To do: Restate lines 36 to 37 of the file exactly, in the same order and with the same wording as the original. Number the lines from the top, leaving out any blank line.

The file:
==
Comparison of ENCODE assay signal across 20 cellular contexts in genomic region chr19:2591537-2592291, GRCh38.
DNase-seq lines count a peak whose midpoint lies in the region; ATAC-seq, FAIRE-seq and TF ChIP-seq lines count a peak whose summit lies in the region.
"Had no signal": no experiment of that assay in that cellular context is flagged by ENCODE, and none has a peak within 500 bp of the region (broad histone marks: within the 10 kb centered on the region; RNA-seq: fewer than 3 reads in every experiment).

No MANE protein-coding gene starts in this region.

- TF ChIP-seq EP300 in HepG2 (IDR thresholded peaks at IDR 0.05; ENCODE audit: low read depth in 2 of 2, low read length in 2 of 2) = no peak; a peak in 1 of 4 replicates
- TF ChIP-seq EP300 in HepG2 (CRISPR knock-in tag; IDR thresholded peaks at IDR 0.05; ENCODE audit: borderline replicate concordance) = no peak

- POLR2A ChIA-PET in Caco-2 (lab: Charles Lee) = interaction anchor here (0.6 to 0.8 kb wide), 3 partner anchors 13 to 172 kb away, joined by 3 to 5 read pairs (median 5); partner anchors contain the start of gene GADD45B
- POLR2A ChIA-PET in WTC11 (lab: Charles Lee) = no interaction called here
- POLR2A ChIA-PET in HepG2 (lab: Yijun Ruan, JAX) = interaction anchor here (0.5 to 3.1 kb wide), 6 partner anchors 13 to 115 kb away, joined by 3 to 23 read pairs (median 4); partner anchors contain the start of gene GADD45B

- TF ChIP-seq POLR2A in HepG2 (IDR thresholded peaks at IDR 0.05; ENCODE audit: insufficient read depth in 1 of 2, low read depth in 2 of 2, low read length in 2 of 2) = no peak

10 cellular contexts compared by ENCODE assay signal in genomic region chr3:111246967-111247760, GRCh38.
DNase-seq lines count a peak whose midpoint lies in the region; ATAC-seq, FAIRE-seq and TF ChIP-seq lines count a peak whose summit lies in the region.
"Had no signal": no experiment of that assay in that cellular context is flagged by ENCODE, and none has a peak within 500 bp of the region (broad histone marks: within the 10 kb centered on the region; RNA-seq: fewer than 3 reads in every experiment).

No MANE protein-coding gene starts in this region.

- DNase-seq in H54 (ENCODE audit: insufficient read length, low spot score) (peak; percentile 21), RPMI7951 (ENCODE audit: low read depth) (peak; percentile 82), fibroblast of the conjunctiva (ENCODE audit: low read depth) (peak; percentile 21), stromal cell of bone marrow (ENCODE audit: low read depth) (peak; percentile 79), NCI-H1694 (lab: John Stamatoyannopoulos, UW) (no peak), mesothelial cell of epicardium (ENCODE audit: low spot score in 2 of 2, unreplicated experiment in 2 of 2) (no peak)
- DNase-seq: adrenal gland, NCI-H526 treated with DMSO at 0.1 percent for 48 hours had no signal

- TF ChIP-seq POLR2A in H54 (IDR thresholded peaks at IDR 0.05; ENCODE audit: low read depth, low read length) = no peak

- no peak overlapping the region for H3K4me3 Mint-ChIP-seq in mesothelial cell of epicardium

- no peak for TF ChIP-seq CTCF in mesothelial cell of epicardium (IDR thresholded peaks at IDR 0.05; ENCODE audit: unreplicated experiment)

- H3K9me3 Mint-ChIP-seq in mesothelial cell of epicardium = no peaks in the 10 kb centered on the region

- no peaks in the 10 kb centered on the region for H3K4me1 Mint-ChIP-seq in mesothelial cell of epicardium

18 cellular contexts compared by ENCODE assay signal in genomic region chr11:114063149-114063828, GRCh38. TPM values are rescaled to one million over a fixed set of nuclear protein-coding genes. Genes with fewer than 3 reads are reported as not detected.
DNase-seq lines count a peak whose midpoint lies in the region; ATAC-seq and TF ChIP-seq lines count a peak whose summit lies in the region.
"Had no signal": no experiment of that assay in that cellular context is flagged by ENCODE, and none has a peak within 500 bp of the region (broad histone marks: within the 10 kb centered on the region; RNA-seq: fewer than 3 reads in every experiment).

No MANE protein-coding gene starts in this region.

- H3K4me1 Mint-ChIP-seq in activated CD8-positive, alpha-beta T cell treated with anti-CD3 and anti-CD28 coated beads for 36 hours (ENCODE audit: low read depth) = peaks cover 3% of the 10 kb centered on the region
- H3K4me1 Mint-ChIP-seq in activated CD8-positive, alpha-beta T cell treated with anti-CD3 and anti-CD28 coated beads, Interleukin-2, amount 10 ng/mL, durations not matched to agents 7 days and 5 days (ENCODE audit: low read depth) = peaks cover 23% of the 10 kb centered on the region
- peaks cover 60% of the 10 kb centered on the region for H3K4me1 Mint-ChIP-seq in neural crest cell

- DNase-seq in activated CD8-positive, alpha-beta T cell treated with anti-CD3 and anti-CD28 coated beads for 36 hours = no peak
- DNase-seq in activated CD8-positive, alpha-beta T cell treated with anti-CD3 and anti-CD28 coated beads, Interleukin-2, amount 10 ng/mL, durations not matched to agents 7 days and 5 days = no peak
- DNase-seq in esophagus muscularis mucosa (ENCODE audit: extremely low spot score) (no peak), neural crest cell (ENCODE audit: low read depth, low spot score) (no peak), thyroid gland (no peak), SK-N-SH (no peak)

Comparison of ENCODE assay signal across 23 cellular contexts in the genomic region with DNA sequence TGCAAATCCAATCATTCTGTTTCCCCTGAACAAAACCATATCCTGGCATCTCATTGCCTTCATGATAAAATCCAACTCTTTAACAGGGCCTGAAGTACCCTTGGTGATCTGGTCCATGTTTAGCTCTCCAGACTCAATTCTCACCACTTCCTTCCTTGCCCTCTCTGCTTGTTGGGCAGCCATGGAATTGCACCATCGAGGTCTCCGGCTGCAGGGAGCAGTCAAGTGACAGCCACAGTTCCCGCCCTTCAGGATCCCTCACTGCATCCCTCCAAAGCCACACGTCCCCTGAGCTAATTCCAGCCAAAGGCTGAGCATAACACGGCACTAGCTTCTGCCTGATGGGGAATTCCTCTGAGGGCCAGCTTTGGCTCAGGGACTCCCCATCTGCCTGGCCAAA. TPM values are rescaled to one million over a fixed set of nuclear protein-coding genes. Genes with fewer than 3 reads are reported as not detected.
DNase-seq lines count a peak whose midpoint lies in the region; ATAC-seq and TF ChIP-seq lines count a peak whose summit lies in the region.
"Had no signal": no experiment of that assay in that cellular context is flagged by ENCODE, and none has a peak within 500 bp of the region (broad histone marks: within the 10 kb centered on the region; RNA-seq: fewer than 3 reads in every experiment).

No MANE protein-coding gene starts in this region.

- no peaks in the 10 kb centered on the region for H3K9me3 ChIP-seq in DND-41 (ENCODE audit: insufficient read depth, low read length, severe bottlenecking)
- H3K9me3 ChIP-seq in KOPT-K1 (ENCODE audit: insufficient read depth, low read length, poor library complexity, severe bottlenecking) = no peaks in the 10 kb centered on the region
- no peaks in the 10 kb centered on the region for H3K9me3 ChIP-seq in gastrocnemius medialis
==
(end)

- no peaks in the 10 kb centered on the region for H3K9me3 ChIP-seq in DND-41 (ENCODE audit: insufficient read depth, low read length, severe bottlenecking)
- H3K9me3 ChIP-seq in KOPT-K1 (ENCODE audit: insufficient read depth, low read length, poor library complexity, severe bottlenecking) = no peaks in the 10 kb centered on the region